DRG Validation is the process of reviewing physician documentation and determining whether the correct codes and sequencing were applied to the billing of the claim. This type of review shall be performed by a certified coder. For DRG Validations, certified coders shall ensure they are not looking beyond what is documented by the physician, and are not making determinations that are not consistent with the guidance in Coding Clinic.
 
Clinical validation is a separate process, which involves a clinical review of the case to see whether or not the patient truly possesses the conditions that were documented. Clinical validation is beyond the scope of DRG (coding) validation, and the skills of a certified coder. This type of review can only be performed by a clinician or may be performed by a clinician with approved coding credentials.
 
What does all of this mean for coders? Although coders can’t clinically validate a condition, they can identify insufficient documentation, such as:
 
  • Missing progress notes
  • Progress notes that include dates of service for which there is no assessment and plan
  • Conflicting clinical documentation
  • Nurses’ notes that fail to substantiate physician diagnostic conclusionary statements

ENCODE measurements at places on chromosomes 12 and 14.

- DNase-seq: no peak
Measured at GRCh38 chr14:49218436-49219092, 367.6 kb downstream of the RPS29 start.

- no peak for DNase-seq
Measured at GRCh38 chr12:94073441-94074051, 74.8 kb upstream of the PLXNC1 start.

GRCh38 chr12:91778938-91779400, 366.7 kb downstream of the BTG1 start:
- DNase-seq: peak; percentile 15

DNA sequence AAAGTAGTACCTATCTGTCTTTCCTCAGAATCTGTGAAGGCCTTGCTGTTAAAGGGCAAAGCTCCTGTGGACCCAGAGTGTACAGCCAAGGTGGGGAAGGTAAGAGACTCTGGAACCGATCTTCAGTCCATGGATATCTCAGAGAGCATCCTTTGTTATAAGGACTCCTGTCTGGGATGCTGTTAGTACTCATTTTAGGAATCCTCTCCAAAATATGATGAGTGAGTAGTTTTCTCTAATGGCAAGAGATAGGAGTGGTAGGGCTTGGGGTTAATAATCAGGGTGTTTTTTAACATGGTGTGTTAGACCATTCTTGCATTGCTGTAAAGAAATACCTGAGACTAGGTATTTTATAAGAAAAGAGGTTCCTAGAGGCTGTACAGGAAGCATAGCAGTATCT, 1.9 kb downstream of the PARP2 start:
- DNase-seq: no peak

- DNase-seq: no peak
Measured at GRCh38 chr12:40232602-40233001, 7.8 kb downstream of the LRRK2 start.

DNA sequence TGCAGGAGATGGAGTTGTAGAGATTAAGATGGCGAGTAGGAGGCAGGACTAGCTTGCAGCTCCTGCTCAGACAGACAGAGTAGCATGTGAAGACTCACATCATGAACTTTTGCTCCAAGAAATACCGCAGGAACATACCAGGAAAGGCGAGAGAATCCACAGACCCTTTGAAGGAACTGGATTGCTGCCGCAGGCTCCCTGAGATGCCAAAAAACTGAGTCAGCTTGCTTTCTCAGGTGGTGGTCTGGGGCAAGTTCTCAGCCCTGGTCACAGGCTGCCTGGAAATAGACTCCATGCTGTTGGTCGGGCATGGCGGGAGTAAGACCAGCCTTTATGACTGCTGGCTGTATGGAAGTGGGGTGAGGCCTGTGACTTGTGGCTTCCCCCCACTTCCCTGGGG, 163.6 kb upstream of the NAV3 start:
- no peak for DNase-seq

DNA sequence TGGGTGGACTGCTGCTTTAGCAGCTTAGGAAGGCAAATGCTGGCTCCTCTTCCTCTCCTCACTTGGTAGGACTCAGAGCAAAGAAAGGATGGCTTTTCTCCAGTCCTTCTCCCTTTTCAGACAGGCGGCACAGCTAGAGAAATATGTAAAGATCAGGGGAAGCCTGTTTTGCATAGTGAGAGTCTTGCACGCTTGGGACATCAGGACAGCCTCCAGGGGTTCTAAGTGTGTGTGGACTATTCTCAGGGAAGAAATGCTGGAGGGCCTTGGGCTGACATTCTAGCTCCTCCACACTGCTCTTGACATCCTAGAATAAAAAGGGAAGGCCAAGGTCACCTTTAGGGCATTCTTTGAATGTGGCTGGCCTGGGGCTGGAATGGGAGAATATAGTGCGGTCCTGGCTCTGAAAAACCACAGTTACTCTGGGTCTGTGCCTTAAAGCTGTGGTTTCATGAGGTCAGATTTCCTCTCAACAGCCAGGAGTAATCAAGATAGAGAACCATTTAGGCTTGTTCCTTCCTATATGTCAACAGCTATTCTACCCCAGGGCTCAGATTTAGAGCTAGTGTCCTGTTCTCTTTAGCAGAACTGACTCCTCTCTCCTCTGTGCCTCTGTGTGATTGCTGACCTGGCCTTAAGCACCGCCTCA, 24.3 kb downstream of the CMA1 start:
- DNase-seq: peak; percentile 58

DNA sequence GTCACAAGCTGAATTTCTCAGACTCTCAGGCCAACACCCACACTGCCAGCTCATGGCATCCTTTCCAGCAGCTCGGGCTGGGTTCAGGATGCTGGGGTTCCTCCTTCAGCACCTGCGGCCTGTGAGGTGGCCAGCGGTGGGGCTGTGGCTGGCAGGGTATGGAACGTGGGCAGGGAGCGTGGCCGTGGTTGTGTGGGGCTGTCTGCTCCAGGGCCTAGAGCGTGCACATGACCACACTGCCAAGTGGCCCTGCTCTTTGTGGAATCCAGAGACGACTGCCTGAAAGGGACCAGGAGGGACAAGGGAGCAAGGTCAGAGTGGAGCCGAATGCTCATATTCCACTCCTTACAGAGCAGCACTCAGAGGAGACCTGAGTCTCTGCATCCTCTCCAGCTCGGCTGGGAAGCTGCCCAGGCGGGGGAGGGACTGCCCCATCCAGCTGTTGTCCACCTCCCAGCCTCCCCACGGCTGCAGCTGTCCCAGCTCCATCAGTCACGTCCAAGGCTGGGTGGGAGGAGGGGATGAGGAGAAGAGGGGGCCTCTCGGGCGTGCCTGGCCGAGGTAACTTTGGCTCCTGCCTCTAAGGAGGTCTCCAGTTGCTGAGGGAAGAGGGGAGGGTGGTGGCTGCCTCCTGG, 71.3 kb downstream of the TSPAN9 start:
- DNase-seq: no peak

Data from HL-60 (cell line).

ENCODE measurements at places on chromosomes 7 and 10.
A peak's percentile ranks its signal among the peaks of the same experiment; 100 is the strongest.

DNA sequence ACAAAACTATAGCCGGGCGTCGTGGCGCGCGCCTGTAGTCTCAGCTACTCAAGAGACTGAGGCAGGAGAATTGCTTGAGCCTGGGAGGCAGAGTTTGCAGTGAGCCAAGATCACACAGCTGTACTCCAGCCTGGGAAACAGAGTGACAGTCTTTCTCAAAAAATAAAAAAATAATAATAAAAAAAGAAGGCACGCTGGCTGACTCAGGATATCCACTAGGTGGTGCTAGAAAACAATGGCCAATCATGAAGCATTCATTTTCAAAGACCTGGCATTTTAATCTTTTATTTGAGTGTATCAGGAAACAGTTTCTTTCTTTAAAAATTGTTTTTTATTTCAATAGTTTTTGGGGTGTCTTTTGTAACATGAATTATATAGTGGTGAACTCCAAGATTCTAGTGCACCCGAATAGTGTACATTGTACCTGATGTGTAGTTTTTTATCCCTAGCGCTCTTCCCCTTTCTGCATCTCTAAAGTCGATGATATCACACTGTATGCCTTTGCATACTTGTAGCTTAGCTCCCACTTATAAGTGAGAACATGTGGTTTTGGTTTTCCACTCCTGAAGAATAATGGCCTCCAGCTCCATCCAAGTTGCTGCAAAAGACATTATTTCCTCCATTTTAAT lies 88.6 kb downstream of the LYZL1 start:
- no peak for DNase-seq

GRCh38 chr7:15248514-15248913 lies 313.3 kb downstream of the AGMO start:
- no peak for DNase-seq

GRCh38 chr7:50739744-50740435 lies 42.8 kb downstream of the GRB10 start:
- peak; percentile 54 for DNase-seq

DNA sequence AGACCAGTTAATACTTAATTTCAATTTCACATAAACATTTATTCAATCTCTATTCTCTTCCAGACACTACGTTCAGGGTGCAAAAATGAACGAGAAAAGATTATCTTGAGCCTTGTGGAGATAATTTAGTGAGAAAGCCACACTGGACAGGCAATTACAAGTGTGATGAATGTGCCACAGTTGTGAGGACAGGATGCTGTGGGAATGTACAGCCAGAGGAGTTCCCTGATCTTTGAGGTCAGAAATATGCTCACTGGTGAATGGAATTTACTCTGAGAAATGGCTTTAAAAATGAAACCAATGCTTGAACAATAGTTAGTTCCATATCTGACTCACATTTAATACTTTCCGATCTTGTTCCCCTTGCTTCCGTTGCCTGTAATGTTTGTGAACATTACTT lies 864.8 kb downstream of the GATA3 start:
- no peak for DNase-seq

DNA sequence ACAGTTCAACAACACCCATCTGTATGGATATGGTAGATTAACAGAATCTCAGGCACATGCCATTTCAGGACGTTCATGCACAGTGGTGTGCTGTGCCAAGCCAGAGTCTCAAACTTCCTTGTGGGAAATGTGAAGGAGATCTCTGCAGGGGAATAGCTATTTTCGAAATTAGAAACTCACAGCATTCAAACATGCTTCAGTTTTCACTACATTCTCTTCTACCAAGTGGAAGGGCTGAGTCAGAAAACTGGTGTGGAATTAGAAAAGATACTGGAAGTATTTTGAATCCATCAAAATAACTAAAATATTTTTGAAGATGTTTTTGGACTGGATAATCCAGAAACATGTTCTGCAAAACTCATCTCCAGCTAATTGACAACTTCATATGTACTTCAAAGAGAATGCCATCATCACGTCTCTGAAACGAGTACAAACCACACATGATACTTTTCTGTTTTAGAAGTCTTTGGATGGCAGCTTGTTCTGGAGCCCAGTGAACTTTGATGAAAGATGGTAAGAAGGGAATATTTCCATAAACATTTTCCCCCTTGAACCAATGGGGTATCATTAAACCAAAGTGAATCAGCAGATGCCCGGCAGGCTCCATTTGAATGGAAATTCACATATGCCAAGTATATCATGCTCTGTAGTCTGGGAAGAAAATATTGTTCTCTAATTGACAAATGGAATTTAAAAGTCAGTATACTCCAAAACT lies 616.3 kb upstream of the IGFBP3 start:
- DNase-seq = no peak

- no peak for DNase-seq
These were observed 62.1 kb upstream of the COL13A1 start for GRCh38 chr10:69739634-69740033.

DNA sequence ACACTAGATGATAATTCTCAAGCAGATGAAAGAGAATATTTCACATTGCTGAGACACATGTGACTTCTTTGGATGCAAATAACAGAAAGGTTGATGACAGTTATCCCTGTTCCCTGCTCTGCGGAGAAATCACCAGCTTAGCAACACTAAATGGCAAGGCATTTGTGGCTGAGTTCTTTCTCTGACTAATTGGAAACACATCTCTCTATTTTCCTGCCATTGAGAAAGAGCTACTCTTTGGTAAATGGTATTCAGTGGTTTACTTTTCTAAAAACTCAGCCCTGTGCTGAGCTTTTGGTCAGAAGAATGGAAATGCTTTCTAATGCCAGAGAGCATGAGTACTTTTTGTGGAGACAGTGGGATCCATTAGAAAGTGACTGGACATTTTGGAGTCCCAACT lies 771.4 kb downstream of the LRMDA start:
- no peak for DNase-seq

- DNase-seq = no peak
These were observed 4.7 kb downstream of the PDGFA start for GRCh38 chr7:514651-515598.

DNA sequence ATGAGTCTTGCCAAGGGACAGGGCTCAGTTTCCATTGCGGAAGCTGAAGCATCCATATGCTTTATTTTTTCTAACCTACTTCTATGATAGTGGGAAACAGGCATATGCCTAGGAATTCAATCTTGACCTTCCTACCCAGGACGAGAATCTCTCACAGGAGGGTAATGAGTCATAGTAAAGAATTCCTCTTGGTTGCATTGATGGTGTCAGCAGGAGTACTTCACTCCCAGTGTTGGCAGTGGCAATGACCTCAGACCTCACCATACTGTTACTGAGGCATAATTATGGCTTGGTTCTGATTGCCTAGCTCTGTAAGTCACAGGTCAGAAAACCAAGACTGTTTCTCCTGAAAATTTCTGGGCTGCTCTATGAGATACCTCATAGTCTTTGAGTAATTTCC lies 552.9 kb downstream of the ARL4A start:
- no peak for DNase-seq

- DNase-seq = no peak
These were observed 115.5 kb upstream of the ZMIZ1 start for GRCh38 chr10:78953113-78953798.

• Clinical results and documentation that fail to substantiate physician diagnostic conclusionary statements
  • Clinical documentation that simply precludes the accurate assignment of principal and secondary diagnoses
 
Coders can also play a role in ensuring medical necessity. Auditors validate medical necessity by closely examining physician documentation of a concise and detailed history of present illness that reflects patients’ severity and acuity. A well-documented assessment and plan of care must support this severity and acuity as well.
 
When coders identify and sequence principal diagnoses, they drive the DRG that determines—or invalidates—medical necessity. Auditors and payers focus on the medical necessity of short-stays (i.e., inpatient stays that typically last three or fewer days), and coders may want to do the same. In general, coders must ensure that the principal diagnosis reflects the reason why—after study—the patient is admitted to the facility, particularly when two concomitant and co-existing diagnoses both meet the definition.
 
Chart selection for review centers around principal diagnosis selection and resulting DRG assignment in acute care short stays defined as inpatient stays typically three days or less. Coders need focus on ensuring that the clinical condition selected truly reflects and meets the official coding guidelines of the principal diagnosis when concomitant, “co-existing” principal diagnoses exist.
 
Coders unequivocally play a key role in denials avoidance, and they are best suited to proactively identify process deficiencies. Coders who don’t look for ways to improve the overall process will only continue to perpetuate retrospective and ongoing denials. It’s time for coders to step up to the plate and reduce denials.
 
Editor’s note: Krauss is an independent consultant in Milton, WI. Email your questions to Senior Managing Editor Michelle A. Leppert, CPC, at mleppert@hcpro.com.